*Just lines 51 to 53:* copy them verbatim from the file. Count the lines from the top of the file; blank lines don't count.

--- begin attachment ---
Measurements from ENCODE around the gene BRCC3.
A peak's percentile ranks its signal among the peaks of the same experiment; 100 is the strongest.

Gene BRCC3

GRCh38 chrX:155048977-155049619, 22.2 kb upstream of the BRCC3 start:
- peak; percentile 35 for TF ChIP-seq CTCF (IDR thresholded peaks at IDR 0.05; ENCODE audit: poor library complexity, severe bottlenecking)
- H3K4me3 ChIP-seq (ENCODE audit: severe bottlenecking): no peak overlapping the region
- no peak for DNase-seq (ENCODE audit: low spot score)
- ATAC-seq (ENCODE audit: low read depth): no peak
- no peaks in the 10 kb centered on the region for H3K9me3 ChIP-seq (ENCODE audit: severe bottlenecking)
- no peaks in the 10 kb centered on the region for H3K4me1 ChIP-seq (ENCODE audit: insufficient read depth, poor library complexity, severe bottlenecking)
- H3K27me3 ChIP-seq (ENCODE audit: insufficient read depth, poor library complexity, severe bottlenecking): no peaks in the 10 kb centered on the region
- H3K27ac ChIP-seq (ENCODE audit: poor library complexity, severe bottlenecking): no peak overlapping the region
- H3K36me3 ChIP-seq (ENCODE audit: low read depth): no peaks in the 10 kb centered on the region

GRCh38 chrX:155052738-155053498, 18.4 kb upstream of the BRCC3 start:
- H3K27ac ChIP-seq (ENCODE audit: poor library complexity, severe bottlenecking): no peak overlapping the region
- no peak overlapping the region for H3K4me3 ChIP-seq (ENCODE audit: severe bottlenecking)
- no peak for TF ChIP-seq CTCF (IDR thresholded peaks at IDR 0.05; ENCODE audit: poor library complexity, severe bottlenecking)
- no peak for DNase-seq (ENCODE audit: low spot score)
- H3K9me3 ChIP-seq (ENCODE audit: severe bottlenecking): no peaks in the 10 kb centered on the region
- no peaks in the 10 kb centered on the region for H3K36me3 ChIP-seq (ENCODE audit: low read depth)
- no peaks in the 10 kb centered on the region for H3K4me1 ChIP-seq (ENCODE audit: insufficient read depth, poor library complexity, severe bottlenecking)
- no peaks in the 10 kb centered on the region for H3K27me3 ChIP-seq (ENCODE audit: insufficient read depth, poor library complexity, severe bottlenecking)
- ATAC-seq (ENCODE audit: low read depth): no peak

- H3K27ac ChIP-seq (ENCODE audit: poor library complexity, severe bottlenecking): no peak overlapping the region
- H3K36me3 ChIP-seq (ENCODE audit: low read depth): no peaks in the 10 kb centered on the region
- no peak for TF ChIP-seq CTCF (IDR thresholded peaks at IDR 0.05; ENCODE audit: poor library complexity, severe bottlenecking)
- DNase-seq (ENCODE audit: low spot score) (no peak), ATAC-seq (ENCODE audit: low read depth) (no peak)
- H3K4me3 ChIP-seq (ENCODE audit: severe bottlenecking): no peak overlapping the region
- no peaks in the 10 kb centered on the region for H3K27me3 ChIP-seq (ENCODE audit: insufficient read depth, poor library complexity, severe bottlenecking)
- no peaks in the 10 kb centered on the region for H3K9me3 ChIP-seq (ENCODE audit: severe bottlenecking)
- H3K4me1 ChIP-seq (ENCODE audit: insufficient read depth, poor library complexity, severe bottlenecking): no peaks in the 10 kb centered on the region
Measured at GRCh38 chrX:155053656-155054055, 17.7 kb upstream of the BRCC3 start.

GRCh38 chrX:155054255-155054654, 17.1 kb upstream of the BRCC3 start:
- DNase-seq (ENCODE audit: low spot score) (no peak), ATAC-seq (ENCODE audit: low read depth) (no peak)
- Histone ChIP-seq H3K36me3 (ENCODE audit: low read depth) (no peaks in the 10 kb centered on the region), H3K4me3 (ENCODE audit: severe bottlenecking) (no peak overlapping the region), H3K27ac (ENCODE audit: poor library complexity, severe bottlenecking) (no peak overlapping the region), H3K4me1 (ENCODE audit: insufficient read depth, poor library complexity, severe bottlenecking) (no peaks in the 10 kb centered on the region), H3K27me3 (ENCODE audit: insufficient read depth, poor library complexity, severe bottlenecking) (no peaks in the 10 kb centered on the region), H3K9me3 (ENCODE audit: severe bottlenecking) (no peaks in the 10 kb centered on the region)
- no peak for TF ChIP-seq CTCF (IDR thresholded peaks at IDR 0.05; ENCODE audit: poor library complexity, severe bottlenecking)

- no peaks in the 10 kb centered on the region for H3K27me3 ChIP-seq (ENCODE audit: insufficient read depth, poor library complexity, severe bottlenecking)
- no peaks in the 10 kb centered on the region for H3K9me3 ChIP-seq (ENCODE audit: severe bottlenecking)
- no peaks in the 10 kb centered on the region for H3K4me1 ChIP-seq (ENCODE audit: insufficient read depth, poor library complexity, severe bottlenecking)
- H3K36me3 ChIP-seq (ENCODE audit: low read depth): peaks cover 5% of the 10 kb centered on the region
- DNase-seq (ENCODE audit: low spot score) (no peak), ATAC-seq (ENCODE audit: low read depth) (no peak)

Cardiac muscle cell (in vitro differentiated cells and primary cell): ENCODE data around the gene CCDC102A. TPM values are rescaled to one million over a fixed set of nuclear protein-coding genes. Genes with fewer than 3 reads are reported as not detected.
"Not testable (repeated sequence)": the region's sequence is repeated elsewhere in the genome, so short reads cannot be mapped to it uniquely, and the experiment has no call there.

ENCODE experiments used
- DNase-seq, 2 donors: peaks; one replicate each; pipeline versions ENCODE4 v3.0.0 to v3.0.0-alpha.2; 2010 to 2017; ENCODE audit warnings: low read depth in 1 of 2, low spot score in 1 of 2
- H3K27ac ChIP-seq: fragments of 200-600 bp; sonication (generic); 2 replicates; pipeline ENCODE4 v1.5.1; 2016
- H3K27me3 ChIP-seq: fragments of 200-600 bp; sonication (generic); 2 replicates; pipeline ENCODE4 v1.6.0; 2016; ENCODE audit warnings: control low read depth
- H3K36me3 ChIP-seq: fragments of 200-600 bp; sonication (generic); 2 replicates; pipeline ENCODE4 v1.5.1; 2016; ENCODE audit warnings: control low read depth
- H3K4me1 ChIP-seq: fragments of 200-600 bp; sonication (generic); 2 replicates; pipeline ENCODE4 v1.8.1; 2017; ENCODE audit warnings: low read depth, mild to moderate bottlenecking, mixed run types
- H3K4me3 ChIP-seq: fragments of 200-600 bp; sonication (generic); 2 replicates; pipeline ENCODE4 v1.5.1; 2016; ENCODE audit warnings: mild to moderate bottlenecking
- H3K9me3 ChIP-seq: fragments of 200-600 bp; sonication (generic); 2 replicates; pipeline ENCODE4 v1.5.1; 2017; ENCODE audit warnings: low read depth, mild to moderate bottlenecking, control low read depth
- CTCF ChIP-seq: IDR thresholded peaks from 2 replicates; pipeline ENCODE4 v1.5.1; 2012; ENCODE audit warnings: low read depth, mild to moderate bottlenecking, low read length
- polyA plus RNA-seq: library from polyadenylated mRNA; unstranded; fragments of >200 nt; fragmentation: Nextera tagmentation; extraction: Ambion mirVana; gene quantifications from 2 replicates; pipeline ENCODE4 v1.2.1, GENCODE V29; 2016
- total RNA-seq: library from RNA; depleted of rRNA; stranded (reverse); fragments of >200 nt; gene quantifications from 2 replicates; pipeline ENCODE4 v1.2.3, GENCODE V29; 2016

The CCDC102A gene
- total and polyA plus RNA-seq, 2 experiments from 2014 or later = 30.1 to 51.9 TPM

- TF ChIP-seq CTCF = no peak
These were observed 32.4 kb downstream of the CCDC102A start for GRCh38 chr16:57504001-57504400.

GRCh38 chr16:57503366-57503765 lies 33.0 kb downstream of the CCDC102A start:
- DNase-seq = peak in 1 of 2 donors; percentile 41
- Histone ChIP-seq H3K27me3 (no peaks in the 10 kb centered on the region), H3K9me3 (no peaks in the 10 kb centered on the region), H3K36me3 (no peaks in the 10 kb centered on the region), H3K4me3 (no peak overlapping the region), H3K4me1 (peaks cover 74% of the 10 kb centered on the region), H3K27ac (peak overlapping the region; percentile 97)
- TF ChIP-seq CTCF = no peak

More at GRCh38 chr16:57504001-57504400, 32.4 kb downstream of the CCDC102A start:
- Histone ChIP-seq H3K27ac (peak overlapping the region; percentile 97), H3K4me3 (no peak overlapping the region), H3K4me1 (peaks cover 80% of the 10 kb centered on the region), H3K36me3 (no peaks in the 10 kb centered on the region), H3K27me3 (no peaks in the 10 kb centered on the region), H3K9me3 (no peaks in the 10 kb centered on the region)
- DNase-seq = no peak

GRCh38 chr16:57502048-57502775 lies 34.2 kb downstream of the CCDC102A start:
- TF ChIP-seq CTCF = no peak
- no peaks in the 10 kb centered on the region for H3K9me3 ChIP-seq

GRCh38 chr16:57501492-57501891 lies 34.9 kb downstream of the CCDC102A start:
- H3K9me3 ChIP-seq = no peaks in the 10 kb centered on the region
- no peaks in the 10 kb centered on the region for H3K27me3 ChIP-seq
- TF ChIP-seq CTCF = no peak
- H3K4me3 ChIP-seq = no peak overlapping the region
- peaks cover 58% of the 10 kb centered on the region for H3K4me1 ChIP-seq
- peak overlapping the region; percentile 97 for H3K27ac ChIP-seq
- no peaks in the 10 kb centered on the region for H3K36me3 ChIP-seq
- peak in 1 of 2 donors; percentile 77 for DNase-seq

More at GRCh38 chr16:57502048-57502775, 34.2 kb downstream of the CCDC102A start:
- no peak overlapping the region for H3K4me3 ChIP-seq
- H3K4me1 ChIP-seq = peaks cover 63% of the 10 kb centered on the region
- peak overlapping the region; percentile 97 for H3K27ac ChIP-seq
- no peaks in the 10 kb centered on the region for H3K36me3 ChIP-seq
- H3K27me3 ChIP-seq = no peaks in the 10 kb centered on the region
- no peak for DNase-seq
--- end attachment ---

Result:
- H3K9me3 ChIP-seq: fragments of 200-600 bp; sonication (generic); 2 replicates; pipeline ENCODE4 v1.5.1; 2017; ENCODE audit warnings: low read depth, mild to moderate bottlenecking, control low read depth
- CTCF ChIP-seq: IDR thresholded peaks from 2 replicates; pipeline ENCODE4 v1.5.1; 2012; ENCODE audit warnings: low read depth, mild to moderate bottlenecking, low read length
- polyA plus RNA-seq: library from polyadenylated mRNA; unstranded; fragments of >200 nt; fragmentation: Nextera tagmentation; extraction: Ambion mirVana; gene quantifications from 2 replicates; pipeline ENCODE4 v1.2.1, GENCODE V29; 2016